Faubourg Tremé [videorecording] : the untold story of Black New Orleans / a co-production of Serendipity Films LLC, WYES-TV/New Orleans & Louisiana Public Broadcasting ; in association with Independent Television Service (ITVS) & National Black Programming Consortium (NBPC) ; a documentary by Lolis Eric Elie and Dawn Logsdon ; directed by Dawn Logsdon ; written & co-directed by Lolis Eric Elie ; produced by Lucie Faulknor, Lolis Eric Elie, Dawn Logsdon.
http://www.tremedoc.com/ - Related materials:
- 1 of 1 copy available at Berklee College of Music.
0 current holds with 1 total copy.
|Location||Call Number / Copy Notes||Barcode||Shelving Location||Holdable?||Status||Due Date|
|Creative Technology Center||DVD 4322||37684001057226||Annex||Copy hold / Volume hold||Available||-|
- Physical Description: 1 videodisc (68 min.) : sd., col. with b&w sequences ; 4 3/4 in.
- Publisher: [San Francisco, Calif.] : California Newsreel, 
Originally produced as a television program in 2007.
|Creation/Production Credits Note:||
Cinematography, Diego Velasco, Keith Smith, Bobby Shepard ; editors, Dawn Logsdon, Sam Green, Aljernon Tunsil ; music, Derrick Hodge ; executive producers, Stanley Nelson, Wynton Marsalis ; narrator, JoNell Kennedy.
|Participant or Performer Note:||
Interviewees: Glen David Andrews, John Hope Franklin, Jerome LeDoux, Keith Weldon Medley, Laura Rouzan, Lenwood Sloan, Eric Foner, Bob French, Wynton Marsalis, Brenda Marie Osbey, Kalamu ya Salaam, Irving Trevigne.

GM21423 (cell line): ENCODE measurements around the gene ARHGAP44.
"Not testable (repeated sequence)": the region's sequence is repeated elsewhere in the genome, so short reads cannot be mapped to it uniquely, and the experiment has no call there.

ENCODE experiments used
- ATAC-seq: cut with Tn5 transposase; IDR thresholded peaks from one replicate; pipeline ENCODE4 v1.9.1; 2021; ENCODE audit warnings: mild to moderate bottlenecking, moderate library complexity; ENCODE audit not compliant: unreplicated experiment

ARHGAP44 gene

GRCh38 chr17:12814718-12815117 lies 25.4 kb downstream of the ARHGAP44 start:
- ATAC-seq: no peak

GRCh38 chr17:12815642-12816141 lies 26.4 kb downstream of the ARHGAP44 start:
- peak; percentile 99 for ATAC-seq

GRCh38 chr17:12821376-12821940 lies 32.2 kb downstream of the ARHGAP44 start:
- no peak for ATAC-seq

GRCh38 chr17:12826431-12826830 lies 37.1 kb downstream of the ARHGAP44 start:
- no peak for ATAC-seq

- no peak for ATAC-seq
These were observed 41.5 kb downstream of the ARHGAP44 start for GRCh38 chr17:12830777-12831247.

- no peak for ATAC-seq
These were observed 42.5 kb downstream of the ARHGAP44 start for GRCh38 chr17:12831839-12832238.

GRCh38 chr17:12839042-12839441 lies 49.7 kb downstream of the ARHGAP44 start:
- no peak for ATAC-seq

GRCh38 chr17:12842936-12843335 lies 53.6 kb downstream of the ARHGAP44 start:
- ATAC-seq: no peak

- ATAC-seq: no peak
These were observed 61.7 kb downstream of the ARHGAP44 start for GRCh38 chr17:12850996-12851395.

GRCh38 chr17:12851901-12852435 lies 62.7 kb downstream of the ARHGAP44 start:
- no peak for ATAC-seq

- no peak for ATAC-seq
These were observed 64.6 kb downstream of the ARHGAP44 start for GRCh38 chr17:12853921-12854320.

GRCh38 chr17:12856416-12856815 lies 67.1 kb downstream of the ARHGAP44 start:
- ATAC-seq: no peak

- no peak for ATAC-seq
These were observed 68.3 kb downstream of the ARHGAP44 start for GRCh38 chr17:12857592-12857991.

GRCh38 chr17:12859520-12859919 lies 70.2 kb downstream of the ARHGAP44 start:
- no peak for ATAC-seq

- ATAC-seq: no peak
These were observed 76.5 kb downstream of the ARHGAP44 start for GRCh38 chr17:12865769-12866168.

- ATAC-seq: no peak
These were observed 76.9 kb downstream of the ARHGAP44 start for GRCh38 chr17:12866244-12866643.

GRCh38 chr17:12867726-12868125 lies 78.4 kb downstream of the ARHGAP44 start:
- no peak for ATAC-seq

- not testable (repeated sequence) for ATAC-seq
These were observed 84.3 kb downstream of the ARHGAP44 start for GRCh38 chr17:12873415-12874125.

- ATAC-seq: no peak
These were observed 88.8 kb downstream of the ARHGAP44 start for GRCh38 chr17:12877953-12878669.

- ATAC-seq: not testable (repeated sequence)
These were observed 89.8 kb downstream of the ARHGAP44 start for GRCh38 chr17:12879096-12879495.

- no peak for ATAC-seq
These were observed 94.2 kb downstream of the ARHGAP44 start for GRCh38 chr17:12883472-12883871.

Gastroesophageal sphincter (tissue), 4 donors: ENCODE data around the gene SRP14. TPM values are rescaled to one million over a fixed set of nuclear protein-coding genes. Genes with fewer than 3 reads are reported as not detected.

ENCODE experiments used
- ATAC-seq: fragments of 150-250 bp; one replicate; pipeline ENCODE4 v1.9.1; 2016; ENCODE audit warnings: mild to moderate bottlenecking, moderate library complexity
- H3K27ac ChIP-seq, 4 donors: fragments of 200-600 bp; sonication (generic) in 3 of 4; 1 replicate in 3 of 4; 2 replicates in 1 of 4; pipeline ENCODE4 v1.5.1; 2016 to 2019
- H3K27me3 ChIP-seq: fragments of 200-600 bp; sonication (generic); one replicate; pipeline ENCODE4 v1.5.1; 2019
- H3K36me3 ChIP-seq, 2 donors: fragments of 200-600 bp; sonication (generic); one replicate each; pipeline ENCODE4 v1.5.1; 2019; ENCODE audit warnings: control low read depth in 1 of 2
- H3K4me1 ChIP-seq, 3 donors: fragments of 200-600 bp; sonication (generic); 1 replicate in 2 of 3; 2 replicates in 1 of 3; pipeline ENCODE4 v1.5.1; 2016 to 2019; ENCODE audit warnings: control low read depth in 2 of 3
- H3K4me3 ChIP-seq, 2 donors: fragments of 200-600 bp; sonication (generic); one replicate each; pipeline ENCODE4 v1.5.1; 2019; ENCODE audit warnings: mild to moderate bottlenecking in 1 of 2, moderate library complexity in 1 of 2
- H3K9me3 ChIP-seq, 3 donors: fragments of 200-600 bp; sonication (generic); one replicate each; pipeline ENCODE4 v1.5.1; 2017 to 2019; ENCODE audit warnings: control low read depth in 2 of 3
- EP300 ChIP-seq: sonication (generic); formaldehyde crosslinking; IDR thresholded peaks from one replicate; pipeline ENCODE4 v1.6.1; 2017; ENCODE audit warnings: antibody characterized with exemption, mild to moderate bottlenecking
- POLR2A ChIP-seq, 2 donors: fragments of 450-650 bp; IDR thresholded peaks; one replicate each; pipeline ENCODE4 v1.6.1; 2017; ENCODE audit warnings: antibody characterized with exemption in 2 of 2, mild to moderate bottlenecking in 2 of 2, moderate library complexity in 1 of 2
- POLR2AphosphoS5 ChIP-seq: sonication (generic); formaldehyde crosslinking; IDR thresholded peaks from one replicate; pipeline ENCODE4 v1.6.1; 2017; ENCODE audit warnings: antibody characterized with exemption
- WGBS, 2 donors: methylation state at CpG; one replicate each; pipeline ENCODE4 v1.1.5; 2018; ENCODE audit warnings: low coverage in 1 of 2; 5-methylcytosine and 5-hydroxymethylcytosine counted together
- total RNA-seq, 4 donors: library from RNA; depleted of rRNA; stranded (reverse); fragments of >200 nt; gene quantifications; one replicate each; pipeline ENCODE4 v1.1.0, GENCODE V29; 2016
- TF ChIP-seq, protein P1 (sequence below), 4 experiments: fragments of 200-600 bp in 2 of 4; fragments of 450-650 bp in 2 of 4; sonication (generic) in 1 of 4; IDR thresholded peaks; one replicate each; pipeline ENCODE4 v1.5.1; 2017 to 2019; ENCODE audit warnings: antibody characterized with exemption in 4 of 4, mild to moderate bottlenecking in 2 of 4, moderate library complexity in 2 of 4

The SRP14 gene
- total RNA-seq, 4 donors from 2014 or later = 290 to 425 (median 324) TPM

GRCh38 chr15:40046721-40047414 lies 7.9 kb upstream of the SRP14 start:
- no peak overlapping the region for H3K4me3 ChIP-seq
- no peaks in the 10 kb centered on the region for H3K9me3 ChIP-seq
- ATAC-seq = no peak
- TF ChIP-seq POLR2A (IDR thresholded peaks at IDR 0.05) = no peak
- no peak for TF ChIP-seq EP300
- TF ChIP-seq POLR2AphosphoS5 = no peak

Long ago during slavery, Faubourg Tremé was home to the largest community of free black people in the Deep South and a hotbed of political ferment. Here black and white, free and enslaved, rich and poor co-habitated, collaborated, and clashed to create much of what defines New Orleans culture up to the present day. Founded as a suburb (or faubourg in French) of the original colonial city, the neighborhood developed during French rule and many families like the Trevignes kept speaking French as their first language until the late 1960s. Tremé was the home of the Tribune, the first black daily newspaper in the US. During Reconstruction, activists from Tremé pushed for equal treatment under the law and for integration. And after Reconstruction's defeat, a "Citizens Committee" legally challenged the resegregation of public transportation resulting in the infamous Plessy vs. Ferguson Supreme Court case. New Orleans Times Picayune columnist Lolis Eric Elie bought a historic house in Tremé in the 1990s when the area was struggling to recover from the crack epidemic. Rather than flee the blighted inner city, Elie begins renovating his dilapidated home and in the process becomes obsessed with the area's mysterious and neglected past. Shot largely before Hurricane Katrina and edited afterwards, the film is both celebratory and elegiac in tone.
|System Details Note:||
DVD, NTSC; stereo.
Closed-captioned in English.
Search for related items by subject
|Subject:||African Americans > Louisiana > New Orleans > Social conditions.
African Americans > Civil rights > History > Louisiana > New Orleans.
Faubourg Tremé (New Orleans, La.) > History.
New Orleans (La.) > History
|Genre:||Documentary television programs.
Nonfiction television programs.
Video recordings for the hearing impaired.